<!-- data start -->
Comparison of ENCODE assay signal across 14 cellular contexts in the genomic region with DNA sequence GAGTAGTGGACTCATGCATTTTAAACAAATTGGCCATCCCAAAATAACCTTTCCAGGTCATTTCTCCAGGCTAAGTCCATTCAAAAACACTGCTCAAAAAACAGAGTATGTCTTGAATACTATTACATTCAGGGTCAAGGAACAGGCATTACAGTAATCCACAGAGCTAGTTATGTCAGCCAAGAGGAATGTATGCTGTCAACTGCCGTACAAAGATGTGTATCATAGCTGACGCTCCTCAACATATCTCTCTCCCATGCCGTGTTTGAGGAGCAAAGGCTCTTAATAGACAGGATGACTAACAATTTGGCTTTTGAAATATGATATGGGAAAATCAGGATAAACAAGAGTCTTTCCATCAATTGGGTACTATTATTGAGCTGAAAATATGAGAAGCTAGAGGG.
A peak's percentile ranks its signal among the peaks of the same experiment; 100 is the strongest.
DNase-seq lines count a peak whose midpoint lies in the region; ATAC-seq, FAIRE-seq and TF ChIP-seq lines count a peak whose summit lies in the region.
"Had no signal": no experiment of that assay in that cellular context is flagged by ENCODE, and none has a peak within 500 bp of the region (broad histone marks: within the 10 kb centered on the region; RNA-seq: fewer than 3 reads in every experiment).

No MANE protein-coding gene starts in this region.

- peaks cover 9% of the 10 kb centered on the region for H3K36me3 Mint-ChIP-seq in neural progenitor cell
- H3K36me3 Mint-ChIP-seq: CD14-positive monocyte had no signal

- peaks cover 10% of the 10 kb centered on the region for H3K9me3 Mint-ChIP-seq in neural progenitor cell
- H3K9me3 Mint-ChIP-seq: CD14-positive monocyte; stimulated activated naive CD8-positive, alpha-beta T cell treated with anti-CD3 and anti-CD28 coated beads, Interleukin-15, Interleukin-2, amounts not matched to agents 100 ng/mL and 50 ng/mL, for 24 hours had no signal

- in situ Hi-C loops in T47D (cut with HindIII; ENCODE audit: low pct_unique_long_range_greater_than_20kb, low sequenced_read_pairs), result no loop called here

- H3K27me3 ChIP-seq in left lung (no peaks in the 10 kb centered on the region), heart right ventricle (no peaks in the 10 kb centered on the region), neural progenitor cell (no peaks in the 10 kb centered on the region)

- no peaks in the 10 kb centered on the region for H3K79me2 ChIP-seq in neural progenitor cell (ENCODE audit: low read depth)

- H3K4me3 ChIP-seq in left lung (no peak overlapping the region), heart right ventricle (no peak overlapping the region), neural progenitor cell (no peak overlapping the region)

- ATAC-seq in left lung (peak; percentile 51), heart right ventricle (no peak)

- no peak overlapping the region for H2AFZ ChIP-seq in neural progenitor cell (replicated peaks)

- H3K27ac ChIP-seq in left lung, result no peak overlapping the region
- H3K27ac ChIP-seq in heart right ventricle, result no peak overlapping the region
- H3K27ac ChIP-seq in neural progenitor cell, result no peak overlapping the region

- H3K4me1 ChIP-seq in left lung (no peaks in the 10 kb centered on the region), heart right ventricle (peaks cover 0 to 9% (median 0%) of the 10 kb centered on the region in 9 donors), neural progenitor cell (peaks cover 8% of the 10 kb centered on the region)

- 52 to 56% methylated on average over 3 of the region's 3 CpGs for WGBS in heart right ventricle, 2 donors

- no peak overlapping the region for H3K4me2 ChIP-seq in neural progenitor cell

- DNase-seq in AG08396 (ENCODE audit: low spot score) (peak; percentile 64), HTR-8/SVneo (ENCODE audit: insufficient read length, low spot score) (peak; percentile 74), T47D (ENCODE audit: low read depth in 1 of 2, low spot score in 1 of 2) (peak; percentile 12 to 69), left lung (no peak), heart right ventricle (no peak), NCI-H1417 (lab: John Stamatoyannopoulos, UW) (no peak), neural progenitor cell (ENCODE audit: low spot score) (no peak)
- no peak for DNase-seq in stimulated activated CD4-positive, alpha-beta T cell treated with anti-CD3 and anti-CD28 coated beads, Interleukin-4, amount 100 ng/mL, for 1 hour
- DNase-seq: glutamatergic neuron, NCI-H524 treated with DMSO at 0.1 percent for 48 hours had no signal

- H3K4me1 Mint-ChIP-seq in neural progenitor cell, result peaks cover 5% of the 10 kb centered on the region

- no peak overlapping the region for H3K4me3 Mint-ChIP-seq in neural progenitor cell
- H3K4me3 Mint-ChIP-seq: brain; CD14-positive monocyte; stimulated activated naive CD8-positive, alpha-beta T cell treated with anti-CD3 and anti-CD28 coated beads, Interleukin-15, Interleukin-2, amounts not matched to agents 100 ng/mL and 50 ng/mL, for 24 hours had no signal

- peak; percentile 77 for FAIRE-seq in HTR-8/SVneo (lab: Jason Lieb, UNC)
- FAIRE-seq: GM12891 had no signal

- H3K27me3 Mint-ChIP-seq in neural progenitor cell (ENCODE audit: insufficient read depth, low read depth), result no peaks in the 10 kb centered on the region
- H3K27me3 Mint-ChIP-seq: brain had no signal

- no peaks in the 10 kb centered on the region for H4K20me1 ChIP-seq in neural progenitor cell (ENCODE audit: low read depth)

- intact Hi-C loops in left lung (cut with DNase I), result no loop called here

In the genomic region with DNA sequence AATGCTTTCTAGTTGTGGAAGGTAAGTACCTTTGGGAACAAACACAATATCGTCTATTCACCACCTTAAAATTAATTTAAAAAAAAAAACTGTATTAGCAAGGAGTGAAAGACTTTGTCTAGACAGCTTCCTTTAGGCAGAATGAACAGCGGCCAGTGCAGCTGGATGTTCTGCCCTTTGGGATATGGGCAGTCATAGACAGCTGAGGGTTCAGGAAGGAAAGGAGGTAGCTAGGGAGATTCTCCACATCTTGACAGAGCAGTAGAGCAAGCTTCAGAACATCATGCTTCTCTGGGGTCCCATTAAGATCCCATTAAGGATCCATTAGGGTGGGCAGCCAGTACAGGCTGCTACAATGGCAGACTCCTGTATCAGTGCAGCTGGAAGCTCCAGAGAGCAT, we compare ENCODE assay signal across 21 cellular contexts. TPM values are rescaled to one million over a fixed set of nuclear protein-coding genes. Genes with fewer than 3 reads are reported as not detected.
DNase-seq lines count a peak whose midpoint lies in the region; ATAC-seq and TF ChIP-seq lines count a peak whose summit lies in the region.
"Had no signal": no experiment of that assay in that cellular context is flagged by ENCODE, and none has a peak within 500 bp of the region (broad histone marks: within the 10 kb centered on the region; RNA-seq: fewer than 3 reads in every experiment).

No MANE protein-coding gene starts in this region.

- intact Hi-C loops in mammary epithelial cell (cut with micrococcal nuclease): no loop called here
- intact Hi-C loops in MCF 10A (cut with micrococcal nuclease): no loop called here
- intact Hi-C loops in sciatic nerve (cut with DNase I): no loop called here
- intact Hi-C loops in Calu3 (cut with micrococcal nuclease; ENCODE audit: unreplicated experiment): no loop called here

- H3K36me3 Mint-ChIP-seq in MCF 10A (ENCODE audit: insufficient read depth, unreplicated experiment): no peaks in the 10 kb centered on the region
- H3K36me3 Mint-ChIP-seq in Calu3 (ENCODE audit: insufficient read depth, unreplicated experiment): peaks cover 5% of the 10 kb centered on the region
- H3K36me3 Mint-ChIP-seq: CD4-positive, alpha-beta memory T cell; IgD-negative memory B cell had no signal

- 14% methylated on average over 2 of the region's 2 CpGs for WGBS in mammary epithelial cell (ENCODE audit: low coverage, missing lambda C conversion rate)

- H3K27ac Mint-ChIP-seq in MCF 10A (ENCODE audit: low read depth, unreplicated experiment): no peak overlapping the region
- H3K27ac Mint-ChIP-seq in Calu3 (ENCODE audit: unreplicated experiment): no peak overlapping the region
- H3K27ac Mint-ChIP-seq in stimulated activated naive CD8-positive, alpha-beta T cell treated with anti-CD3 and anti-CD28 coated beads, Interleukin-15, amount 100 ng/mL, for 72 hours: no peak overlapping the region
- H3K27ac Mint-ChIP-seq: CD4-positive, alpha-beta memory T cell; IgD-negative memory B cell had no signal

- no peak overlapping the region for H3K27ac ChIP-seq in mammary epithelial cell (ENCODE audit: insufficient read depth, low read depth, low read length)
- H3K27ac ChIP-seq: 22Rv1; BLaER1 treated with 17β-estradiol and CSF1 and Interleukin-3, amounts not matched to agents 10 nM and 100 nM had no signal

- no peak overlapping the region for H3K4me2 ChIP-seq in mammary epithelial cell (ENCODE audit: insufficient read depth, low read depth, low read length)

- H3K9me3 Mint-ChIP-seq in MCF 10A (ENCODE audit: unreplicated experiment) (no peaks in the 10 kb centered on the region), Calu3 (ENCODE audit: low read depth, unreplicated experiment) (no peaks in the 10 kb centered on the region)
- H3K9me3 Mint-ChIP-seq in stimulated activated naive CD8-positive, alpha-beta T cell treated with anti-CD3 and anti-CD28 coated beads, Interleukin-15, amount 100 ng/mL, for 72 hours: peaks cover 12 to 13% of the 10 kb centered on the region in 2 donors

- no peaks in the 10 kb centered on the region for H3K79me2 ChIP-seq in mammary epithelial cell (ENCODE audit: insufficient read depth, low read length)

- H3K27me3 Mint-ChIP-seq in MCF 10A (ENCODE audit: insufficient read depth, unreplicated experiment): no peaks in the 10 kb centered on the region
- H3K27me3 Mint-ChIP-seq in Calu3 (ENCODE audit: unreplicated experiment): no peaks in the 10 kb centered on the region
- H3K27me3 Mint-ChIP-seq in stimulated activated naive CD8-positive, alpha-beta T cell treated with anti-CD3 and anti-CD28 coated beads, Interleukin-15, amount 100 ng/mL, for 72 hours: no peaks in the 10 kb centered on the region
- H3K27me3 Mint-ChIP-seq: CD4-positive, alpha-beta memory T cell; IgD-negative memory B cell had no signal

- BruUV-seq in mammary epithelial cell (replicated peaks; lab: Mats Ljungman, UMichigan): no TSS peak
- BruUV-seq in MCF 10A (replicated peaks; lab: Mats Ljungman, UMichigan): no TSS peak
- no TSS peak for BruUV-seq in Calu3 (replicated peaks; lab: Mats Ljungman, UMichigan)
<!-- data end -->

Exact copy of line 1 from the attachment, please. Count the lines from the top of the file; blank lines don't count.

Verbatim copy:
Comparison of ENCODE assay signal across 14 cellular contexts in the genomic region with DNA sequence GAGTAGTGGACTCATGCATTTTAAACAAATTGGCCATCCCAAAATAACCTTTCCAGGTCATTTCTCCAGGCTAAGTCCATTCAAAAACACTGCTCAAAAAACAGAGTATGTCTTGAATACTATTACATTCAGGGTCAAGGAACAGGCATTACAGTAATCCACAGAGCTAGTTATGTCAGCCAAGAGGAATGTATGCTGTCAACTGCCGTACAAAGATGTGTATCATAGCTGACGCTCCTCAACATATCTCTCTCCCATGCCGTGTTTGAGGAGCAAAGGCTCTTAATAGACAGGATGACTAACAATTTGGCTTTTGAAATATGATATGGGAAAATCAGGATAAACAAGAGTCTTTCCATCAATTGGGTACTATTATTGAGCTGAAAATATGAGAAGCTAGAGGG.